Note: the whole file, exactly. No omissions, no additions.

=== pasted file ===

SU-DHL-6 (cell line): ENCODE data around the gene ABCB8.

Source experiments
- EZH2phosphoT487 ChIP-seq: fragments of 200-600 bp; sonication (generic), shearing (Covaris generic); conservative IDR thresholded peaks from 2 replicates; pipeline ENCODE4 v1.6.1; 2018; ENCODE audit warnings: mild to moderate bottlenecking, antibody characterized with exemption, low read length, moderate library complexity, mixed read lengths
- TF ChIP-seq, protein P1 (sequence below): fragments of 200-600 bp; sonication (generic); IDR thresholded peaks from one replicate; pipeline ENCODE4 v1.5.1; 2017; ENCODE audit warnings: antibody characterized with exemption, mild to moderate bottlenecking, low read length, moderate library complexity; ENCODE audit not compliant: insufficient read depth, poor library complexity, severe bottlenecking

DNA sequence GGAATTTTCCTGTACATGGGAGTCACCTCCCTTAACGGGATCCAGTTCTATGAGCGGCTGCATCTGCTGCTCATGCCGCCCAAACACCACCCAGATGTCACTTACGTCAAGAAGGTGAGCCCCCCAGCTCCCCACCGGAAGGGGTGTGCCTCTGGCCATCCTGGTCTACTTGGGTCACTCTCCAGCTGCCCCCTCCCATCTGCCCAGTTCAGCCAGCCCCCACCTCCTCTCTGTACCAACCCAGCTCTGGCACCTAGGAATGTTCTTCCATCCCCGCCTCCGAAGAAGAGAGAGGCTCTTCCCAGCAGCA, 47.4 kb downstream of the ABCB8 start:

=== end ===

SU-DHL-6 (cell line): ENCODE data around the gene ABCB8.

Source experiments
- EZH2phosphoT487 ChIP-seq: fragments of 200-600 bp; sonication (generic), shearing (Covaris generic); conservative IDR thresholded peaks from 2 replicates; pipeline ENCODE4 v1.6.1; 2018; ENCODE audit warnings: mild to moderate bottlenecking, antibody characterized with exemption, low read length, moderate library complexity, mixed read lengths
- TF ChIP-seq, protein P1 (sequence below): fragments of 200-600 bp; sonication (generic); IDR thresholded peaks from one replicate; pipeline ENCODE4 v1.5.1; 2017; ENCODE audit warnings: antibody characterized with exemption, mild to moderate bottlenecking, low read length, moderate library complexity; ENCODE audit not compliant: insufficient read depth, poor library complexity, severe bottlenecking

DNA sequence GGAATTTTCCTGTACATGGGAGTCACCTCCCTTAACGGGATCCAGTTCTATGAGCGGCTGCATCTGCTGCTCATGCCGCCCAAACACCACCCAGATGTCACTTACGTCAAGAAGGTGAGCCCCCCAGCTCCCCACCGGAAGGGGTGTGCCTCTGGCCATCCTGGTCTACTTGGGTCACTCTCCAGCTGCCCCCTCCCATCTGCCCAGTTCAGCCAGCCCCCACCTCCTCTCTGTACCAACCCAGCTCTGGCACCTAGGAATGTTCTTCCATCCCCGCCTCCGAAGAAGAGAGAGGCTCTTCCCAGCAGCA, 47.4 kb downstream of the ABCB8 start: